Why are missing values not ignored by default?

No, it is not condescending and dismissive: data science in my eyes is a hugely important development .

Nonetheless, by far not everything done even in the best possible way by well-educated and trained professionals is science.

In any case, I don’t think I can add anything to this discussion.


skipmissings is a footgun and it’s always annoying to me when missing enthusiasts claim that everyone else should just litter their code with skipmissing, and guard conditionals to compensate for the leaky way missing was implemented.

skipmissing can cause changes to the algorithm which can cause catastrophic loss of precision unexpectedly. For example:

julia> let v = rand(Float32, 100_000_000)
           mean(v), mean(skipmissing(v))
(0.49996603f0, 0.16777216f0)

My understanding is that the missing semantics were designed with the help of people who work extensively in data science, e.g. the DataFrames.jl authors. The design philosophy is described in this blog post: First-Class Statistical Missing Values Support in Julia 0.7. A key paragraph is:

In addition to being generic and efficient, the main design goal of the new missing framework is to ensure safety, in the sense that missing values should never be silently ignored nor replaced with non-missing values. Missing values are a delicate issue in statistical work, and a frequent source of bugs or invalid results. Ignoring missing values amounts to performing data imputation, which should never happen silently without an explicit request. This is unfortunately the case in some major statistical languages: for example, in SAS and Stata, x < 100 will silently return true or false even if x is missing[3]. This behavior is known to have caused incorrect results in published scientific work[4]. Sentinel approaches also suffer from bugs in corner cases: for example, in R, NA + NaN returns NA but NaN + NA returns NaN due to floating point computation rules.


This is 100% my view and is one of the reasons I do data science in Julia. The “usual” semantics in R or Python are just broken.


This is quite surprising and should probably be filed as a bug?


I am a university teacher and was a PhD doing research and using Julia to make data analysis and I am completely 100% favorable to the current approach. Skipping missing by default is a nightmare that I do not want to deal with.


It’s not a bug, it’s the intended behaviour of mean hitting a generic fallback. There are so many different wrapper types out there in the world that specializing all of them to account for skipmissing is an unending game of whack-a-mole.

That said, I’m sure if you submit a PR adding a specialized method for mean(::skipmissing) it’d be appreciated, and I’d have to hunt down a new example to whine about.


fair enough, I retract that


unfortunately […] in SAS and Stata, x < 100 will silently return true or false even if x is missing

right, it should be false, because it is false

there are many ways to be wrong. the onus is on the user to handle missing values in their data correctly, and ideally not at the expense of convenience for everyone else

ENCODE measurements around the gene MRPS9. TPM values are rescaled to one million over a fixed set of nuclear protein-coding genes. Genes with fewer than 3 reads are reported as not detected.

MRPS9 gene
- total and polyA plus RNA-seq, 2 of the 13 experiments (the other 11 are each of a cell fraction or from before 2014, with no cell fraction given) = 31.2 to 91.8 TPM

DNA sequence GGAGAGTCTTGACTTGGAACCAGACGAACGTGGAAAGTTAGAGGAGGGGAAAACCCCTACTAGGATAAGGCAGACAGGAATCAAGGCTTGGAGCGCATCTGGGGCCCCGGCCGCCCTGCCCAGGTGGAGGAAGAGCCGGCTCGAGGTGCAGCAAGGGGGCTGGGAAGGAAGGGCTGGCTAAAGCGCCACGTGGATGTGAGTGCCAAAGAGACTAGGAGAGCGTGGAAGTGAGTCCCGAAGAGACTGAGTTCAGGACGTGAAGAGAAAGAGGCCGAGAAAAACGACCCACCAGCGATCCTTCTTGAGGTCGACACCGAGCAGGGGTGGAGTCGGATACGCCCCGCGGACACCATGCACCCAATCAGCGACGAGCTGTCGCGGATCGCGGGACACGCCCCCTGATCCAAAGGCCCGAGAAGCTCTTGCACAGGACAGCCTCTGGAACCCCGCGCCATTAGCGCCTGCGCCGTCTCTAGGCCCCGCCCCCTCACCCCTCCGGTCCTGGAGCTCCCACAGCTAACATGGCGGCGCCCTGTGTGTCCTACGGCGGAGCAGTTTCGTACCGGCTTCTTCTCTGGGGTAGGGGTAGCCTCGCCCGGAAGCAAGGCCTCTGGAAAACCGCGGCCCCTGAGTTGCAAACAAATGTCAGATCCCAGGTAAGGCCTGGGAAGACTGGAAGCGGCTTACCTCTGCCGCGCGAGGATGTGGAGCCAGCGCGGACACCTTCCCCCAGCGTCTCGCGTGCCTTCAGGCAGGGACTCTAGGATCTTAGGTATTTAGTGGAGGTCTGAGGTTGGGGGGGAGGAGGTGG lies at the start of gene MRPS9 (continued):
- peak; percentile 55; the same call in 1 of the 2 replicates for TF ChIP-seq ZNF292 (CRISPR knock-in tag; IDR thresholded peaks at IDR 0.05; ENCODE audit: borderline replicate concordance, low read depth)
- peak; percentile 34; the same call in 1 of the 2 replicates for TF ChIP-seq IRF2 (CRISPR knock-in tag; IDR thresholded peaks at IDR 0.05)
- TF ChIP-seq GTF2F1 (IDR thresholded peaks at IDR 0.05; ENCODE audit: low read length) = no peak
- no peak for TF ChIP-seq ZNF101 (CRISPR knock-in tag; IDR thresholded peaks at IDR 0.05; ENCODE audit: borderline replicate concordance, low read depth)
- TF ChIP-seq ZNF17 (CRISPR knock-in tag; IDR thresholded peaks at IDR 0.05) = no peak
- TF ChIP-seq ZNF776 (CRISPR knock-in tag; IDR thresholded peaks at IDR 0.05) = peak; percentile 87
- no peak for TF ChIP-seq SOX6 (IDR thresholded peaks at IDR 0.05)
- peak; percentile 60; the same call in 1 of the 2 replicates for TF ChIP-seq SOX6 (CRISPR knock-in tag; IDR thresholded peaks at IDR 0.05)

I understand that this is a safety / convenience tradeoff. it’s just that this tradeoff has never, ever, been worth it to me. and it annoys me so very much that I find it pretty surprising that this tradeoff is worth it for anyone at all.

of course, I keep receiving testimonials in these threads from those for whom it is worth it (e.g. @Henrique_Becker ) but I cannot help but wonder if there is significant selection bias going on? that is, those continuing to use Julia for data analysis are only those willing to put up with (or actually prefer) the missing behavior

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The basic issue is that sum for arrays can use pairwise summation, which has very slow (logarithmic) error accumulation but relies on random access.

For a generic iterator (like what is returned by skipmissing), in contrast, sum has to loop over the contents in sequence, which accumulates errors more quickly, and the difference is quite noticeable in low precision. Similarly, mean falls back to an in-sequence loop for generic iterators.

In general, for reduce functions the order/associativity of the reduction is implementation-defined and can vary for different container types, which affects floating-point roundoff errors.

Of course, we could implement a special-case pairwise reduction for SkipMissing{<:AbstractArray} iterators, and this might be a good idea because of how often this iterator type is probably used in statistics.


We’ve talked about this before. The options we’ve come up with are

  • Macros to skip missings. For example, @miss Statistics.mean(::Vector) can insert skipmissing.
  • Different statistics modules for different missing behaviors. Copy the interface of Statistics and StatsBase into MissingStats with functions that skip missings. Libraries will have to choose which one they depend on, which is not great for the end user. There’s an initial hump to getting the packages started, but otherwise they can be implemented piece by piece as people need each new function.